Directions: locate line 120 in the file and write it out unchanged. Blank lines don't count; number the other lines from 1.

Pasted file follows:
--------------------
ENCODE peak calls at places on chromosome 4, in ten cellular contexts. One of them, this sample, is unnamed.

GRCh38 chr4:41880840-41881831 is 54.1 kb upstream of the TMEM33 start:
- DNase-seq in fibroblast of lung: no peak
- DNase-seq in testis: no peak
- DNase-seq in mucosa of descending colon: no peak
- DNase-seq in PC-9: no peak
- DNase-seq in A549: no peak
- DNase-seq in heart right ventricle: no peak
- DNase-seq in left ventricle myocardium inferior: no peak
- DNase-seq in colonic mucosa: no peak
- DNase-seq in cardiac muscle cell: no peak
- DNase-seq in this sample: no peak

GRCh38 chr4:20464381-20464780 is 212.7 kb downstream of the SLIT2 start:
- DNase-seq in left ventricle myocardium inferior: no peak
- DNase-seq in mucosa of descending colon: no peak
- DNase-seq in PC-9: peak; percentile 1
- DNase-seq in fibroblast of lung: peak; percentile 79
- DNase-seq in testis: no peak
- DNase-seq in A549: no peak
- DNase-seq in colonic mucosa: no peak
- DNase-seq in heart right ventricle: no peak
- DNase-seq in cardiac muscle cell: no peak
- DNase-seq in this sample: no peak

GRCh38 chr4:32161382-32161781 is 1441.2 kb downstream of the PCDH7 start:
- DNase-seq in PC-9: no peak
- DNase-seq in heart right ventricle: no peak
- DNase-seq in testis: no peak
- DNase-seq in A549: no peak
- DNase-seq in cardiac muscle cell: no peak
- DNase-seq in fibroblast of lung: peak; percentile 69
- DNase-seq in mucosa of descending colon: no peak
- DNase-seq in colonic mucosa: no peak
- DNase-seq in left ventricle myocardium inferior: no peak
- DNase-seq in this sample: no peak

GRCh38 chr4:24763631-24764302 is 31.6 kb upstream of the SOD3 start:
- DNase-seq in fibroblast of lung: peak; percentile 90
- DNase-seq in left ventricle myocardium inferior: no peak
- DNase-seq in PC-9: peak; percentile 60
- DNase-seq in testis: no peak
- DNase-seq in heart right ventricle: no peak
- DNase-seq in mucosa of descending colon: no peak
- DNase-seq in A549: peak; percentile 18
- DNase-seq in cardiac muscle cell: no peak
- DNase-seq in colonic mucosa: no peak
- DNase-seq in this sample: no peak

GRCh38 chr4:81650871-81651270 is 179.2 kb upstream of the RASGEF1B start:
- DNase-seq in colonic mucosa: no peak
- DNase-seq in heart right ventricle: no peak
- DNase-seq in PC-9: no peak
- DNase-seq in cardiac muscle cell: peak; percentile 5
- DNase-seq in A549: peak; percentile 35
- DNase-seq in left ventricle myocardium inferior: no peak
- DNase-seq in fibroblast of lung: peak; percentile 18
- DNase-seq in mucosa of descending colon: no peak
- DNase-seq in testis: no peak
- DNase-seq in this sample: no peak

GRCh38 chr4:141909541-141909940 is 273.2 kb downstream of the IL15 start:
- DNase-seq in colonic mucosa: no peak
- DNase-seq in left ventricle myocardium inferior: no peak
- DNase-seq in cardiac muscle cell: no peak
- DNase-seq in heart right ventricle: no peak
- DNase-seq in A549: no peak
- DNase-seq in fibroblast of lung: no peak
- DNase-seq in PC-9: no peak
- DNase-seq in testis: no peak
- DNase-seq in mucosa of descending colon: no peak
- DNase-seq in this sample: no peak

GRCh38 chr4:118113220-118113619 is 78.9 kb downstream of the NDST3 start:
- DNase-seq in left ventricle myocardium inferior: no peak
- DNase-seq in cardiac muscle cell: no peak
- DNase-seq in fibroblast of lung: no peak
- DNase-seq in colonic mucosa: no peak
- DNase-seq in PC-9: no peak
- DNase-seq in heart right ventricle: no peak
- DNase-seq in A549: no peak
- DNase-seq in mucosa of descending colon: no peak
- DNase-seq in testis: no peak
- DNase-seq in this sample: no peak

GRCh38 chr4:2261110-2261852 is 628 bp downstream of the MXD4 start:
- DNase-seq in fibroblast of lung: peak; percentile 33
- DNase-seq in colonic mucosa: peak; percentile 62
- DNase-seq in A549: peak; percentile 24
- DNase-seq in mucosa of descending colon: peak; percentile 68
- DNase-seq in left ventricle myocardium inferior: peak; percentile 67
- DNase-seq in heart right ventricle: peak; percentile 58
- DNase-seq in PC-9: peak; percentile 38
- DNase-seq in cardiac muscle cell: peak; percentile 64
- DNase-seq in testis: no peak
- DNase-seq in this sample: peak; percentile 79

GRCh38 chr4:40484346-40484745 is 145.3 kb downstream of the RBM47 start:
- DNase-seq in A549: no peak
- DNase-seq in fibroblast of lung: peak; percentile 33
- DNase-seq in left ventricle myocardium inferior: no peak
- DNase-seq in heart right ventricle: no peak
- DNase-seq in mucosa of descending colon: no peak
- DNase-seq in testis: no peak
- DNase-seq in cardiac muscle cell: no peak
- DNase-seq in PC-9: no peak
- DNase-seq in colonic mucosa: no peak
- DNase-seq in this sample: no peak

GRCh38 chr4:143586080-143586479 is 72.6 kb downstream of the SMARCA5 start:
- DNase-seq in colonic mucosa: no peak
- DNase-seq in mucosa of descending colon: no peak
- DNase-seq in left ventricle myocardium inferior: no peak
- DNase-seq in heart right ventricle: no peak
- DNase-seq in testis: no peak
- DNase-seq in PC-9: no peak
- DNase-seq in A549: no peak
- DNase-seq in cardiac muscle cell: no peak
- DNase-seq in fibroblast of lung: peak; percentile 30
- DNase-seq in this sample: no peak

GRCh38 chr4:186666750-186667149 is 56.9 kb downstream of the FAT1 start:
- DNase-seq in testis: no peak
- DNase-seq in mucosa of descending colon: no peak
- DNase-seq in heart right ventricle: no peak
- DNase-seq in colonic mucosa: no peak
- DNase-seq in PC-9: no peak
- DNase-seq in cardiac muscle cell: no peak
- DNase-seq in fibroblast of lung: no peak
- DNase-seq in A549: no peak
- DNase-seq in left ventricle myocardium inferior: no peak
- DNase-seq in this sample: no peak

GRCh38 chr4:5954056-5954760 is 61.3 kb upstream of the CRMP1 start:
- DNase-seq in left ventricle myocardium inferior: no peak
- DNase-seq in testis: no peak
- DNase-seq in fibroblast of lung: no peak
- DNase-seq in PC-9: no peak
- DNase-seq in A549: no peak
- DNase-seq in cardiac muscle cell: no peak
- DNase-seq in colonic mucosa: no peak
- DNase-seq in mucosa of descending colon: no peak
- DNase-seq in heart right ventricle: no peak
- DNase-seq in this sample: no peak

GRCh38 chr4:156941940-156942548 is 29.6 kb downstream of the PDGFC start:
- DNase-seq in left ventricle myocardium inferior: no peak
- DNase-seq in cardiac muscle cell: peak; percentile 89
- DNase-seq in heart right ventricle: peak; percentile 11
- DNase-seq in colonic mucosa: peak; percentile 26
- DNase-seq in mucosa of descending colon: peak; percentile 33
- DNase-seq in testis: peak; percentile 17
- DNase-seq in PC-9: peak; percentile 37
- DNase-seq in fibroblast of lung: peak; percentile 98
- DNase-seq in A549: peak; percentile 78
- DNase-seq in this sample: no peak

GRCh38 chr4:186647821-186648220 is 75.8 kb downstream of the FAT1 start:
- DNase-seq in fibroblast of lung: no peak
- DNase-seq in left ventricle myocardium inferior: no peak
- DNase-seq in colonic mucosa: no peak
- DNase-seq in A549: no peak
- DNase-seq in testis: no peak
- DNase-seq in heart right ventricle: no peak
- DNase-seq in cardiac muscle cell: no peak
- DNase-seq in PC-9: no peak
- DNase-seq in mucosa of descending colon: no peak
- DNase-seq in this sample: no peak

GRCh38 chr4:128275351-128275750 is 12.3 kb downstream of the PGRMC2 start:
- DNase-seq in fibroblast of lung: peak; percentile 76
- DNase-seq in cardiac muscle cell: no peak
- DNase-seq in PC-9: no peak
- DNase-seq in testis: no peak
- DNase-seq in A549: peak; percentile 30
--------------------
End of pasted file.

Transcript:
- DNase-seq in A549: no peak